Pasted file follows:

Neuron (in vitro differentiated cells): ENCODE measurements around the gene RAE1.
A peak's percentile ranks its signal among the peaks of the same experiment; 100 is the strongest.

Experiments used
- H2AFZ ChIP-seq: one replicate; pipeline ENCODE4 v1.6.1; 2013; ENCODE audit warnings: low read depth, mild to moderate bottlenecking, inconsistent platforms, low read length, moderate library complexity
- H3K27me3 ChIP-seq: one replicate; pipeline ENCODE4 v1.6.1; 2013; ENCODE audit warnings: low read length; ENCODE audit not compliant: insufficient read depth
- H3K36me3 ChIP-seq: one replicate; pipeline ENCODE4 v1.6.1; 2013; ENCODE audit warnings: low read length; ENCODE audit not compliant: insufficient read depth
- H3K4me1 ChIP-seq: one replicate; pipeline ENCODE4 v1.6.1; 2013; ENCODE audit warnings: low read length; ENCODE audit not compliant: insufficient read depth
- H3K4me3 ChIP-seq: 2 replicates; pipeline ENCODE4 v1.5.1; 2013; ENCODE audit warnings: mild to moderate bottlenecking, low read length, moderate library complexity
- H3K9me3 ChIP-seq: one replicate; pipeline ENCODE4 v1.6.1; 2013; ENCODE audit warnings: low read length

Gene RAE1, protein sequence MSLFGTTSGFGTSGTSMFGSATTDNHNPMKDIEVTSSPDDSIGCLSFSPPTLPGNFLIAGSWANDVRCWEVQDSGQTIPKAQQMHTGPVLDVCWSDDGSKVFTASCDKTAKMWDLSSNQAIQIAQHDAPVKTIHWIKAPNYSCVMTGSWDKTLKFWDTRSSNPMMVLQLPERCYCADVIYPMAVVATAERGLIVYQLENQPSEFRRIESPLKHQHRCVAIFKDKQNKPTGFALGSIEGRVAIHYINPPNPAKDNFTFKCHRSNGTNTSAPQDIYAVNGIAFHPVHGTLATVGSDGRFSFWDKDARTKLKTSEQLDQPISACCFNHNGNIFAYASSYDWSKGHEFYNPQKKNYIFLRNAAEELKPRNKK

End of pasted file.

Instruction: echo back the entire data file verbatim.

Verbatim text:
Neuron (in vitro differentiated cells): ENCODE measurements around the gene RAE1.
A peak's percentile ranks its signal among the peaks of the same experiment; 100 is the strongest.

Experiments used
- H2AFZ ChIP-seq: one replicate; pipeline ENCODE4 v1.6.1; 2013; ENCODE audit warnings: low read depth, mild to moderate bottlenecking, inconsistent platforms, low read length, moderate library complexity
- H3K27me3 ChIP-seq: one replicate; pipeline ENCODE4 v1.6.1; 2013; ENCODE audit warnings: low read length; ENCODE audit not compliant: insufficient read depth
- H3K36me3 ChIP-seq: one replicate; pipeline ENCODE4 v1.6.1; 2013; ENCODE audit warnings: low read length; ENCODE audit not compliant: insufficient read depth
- H3K4me1 ChIP-seq: one replicate; pipeline ENCODE4 v1.6.1; 2013; ENCODE audit warnings: low read length; ENCODE audit not compliant: insufficient read depth
- H3K4me3 ChIP-seq: 2 replicates; pipeline ENCODE4 v1.5.1; 2013; ENCODE audit warnings: mild to moderate bottlenecking, low read length, moderate library complexity
- H3K9me3 ChIP-seq: one replicate; pipeline ENCODE4 v1.6.1; 2013; ENCODE audit warnings: low read length

Gene RAE1, protein sequence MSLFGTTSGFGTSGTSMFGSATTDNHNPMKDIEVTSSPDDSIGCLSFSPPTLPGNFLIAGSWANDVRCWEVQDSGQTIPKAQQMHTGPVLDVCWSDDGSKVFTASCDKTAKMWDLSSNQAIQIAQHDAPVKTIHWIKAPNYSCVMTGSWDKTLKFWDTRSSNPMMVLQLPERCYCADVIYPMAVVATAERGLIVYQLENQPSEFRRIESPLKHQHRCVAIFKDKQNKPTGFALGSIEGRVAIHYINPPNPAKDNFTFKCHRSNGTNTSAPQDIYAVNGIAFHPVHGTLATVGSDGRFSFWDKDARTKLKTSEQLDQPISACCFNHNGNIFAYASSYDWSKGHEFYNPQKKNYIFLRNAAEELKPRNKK